Nutmeg may have many benefits in a person's diet. Amongst other things, it is a powerful antioxidant and anti-inflammatory, and it may even help boost your libido! It is a common staple present in pantries all across America and is included in a variety of spice blends, such as pumpkin pie spice and garam masala.
Nutmeg releases a warm and sweet aroma that is perfect for cakes, pies, and holiday drinks. Its smell can attract more than just family and friends to the kitchen; it can catch the attention of your dog too. But is nutmeg safe for your dog to consume?
Why You Shouldn't Feed Nutmeg to Your Dog
Nutmeg contains a toxin called myristicin, found in the oil of the seed, which can be very dangerous for dogs, especially if ingested in large amounts.
Although a small amount of nutmeg used in recipes is unlikely to cause serious toxicity, it can cause stomach upset and it is best to completely avoid this ingredient when feeding your dog.
Potential Health Concerns of Nutmeg Ingestion in Dogs
The severity of nutmeg toxicity varies greatly depending on the type and amount of nutmeg ingested and the size of the pet.
Nutmeg is a common spice used in baked goods and if your dog eats a single cookie or a bite of a pie that contains nutmeg, they should be OK since the amount ingested will usually be minimal. Hopefully, the worst they will experience would be an upset stomach. Regardless, baked goods should be kept out of reach of your dog because they can contain other toxic ingredients such as raisins, chocolate, and xylitol.
If your dog ingests a significant amount of baked goods with nutmeg or nutmeg spice, this can cause severe symptoms and, in extreme cases, it could be fatal.
Nutmeg is a hallucinogenic so consuming a large amount can be a very scary experience for your dog. Hallucinating can appear in your dog in a variety of ways. It may appear as if they are staring off into space, they may appear to be frantically nipping, biting, or barking at the air, and they could exhibit other fearful behaviors.
Signs of Nutmeg Toxicity in Dogs
Symptoms of nutmeg toxicity can vary significantly, can take hours to develop, and can last for days.
What to Do If Your Dog Eats Nutmeg?
If your dog accidentally ingests nutmeg, including in baked goods, you should first remove the toxin out of your dog’s reach and try to identify what your dog ate, how much, and the time they did this.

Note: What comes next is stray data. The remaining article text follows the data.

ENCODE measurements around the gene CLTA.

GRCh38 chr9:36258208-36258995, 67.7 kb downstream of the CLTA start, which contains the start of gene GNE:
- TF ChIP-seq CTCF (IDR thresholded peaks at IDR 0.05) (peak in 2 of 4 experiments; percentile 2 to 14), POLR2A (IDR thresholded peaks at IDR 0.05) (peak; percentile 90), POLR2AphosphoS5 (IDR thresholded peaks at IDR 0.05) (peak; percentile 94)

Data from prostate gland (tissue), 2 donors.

You should then seek professional help, contacting your veterinarian immediately. It may also be helpful to speak with someone focused on toxins in pets. Consider having these numbers on your fridge, or somewhere they are easily accessible:
- ASPCA Poison Control: (888) 426-4435
- Pet Poison Helpline: (800) 213-6680
Even if you don't think your dog ingested a lot of nutmeg or there are no symptoms noted, contacting your vet is still recommended. Depending on the quantity consumed, they may want you to bring your dog in regardless. With potential food toxicity, the sooner the dog gets treatment the better.
Alternative Spices for Doggy-Safe Cookies
If you want to treat your dog to some home-baked cookies, there are lots of other doggy-safe herbs and spices that can be added instead of nutmeg. Even with these options, though, it is still best to keep the quantities small. Too much of a concentrated or new ingredient always runs the risk of upsetting a dog's tummy.
So, in short, if your dog ingests a small amount of nutmeg, it is unlikely to cause any major problems, other than, perhaps, an upset tummy. It is best, however, to avoid feeding this ingredient knowingly altogether to be on the safe side.
It's also good practice to keep spices out of your dog's reach, don't leave food unattended, and keep your counters clear.
If your dog accidentally consumes a large amount of nutmeg, make sure you seek veterinary advice immediately.
Tajuddin, et al. An experimental study of sexual function improving effect of myristica fragrans houtt. (nutmeg). BMC Complementary and Alternative Medicine. 2005;5(1): 16. doi:10.1186/1472-6882-5-16
Hallström, H. and Thuvander, A. Toxicological evaluation of myristicin. Natural Toxins. 1997;5(5):186–92. doi:10.1002/nt.3
Smalheiser, Neil R. A neglected link between the psychoactive effects of dietary ingredients and consciousness-altering drugs. Frontiers in Psychiatry. 2019;10:591. doi:10.3389/fpsyt.2019.00591
Rahman N.A.A. et al. Toxicity of nutmeg (myristicin): A review. International Journal on Advanced Science Engineering Information Technology. 2015;5(3):212-215. doi:10.18517/ijaseit.5.3.518